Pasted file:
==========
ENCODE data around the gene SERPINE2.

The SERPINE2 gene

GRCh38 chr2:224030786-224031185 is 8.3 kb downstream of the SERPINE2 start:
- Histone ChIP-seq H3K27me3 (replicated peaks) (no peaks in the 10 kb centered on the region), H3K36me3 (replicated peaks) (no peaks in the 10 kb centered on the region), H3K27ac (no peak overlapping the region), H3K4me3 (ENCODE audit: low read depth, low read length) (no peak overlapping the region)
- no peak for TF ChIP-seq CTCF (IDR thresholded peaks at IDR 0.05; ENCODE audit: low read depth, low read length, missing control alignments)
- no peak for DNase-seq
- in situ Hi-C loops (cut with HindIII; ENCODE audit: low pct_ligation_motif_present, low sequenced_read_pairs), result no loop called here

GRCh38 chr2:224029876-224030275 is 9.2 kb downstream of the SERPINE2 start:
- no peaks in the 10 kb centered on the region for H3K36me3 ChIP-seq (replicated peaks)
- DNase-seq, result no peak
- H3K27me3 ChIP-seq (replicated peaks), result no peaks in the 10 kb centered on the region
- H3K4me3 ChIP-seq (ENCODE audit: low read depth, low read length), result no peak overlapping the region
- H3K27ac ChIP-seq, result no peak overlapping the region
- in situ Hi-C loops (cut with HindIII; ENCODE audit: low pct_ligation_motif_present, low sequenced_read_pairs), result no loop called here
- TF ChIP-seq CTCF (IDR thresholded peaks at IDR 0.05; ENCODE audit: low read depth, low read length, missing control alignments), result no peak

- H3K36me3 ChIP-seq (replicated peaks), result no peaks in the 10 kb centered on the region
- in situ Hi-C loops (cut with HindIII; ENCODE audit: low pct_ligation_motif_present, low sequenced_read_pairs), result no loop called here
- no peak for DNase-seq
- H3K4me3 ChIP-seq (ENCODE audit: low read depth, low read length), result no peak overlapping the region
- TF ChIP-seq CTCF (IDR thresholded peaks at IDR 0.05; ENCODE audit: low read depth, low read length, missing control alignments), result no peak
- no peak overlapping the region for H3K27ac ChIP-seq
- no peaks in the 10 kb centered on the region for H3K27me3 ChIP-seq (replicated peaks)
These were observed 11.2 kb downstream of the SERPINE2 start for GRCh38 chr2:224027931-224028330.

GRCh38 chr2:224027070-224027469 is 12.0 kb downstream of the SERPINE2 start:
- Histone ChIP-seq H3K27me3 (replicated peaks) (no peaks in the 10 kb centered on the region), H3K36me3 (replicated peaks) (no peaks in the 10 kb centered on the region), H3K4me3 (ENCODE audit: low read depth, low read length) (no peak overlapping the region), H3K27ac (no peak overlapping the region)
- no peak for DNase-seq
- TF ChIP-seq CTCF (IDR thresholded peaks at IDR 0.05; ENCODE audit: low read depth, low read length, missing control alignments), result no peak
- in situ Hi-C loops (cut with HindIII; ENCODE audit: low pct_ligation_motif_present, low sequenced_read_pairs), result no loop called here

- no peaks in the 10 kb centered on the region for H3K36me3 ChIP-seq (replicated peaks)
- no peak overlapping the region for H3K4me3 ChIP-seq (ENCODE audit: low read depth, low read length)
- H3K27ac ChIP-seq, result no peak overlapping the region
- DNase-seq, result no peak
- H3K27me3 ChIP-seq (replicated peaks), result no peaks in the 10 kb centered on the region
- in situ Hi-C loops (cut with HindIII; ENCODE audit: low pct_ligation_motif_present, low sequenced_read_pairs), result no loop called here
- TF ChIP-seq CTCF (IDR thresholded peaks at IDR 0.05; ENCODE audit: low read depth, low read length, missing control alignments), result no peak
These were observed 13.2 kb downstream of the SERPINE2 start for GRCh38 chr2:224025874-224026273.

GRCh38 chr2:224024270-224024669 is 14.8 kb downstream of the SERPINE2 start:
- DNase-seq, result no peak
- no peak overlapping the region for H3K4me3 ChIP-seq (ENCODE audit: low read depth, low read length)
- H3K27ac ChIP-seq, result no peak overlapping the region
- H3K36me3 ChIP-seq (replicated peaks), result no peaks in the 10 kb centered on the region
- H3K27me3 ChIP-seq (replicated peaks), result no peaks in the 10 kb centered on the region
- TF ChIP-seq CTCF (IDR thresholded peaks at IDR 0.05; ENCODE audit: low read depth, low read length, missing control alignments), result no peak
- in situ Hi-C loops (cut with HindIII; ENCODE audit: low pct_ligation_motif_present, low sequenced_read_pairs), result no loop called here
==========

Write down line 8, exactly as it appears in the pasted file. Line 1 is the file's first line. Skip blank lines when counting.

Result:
GRCh38 chr2:224029876-224030275 is 9.2 kb downstream of the SERPINE2 start: